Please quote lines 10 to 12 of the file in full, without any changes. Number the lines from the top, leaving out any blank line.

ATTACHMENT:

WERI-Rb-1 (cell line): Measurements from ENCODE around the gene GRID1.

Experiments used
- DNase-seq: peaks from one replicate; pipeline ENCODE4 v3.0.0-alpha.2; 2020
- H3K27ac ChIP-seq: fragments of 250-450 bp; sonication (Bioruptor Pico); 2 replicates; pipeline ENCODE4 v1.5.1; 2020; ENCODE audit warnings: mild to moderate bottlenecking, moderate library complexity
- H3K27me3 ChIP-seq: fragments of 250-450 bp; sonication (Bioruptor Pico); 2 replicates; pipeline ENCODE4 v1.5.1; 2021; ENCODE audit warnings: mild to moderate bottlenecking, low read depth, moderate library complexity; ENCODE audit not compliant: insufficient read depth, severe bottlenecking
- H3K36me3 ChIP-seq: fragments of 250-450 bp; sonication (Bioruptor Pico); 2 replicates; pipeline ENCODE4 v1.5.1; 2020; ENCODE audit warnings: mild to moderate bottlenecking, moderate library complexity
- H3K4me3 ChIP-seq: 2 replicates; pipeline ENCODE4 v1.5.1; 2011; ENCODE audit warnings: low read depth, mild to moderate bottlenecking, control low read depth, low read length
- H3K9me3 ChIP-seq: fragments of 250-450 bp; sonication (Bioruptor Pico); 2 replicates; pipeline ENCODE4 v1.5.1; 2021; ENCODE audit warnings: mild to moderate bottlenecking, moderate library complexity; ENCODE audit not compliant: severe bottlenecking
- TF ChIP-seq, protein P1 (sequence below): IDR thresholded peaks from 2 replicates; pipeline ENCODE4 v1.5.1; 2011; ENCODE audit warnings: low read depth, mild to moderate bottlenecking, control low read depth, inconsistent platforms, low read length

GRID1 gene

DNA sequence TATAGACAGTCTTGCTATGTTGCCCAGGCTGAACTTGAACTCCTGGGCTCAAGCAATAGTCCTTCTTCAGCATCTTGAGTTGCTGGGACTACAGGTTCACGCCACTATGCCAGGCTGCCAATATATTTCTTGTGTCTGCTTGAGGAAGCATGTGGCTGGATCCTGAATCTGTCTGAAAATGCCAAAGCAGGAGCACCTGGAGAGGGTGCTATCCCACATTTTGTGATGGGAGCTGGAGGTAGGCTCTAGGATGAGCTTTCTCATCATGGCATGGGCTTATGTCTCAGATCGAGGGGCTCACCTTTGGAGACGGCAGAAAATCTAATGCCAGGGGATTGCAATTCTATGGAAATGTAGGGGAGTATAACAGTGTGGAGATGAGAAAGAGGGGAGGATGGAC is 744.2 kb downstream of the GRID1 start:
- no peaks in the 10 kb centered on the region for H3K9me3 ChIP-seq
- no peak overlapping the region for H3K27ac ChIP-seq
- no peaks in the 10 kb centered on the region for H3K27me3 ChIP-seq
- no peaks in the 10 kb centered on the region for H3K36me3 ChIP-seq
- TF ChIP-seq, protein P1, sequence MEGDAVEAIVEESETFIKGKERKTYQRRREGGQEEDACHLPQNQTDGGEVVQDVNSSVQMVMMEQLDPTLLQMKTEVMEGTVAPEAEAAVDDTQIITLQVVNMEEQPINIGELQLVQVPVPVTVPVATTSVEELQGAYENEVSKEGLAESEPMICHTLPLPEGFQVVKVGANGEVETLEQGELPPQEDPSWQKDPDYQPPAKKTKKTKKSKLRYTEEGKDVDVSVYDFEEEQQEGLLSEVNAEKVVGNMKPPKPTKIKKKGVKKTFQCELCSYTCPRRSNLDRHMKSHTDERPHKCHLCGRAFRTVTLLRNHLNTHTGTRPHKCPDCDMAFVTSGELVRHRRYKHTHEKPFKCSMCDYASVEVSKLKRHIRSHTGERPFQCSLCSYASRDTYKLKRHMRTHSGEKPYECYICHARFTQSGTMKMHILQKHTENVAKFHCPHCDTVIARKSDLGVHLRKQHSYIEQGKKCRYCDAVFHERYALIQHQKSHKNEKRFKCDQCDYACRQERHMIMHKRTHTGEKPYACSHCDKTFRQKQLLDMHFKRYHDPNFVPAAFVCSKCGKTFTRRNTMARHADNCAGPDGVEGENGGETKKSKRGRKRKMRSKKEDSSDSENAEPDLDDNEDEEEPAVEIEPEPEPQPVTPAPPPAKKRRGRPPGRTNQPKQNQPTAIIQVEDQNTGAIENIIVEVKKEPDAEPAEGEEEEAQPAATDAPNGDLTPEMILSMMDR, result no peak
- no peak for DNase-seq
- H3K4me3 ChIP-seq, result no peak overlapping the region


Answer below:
GRID1 gene

DNA sequence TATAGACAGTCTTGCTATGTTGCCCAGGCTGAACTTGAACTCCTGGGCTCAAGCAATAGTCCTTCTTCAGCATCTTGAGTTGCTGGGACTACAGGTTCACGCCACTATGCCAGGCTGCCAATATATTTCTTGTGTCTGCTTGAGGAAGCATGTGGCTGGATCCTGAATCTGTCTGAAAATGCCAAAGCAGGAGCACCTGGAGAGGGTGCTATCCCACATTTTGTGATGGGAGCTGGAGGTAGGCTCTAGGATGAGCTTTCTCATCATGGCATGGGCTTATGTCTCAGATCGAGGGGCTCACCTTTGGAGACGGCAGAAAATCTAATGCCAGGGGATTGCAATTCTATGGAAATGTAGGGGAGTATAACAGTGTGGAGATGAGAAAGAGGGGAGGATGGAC is 744.2 kb downstream of the GRID1 start:
- no peaks in the 10 kb centered on the region for H3K9me3 ChIP-seq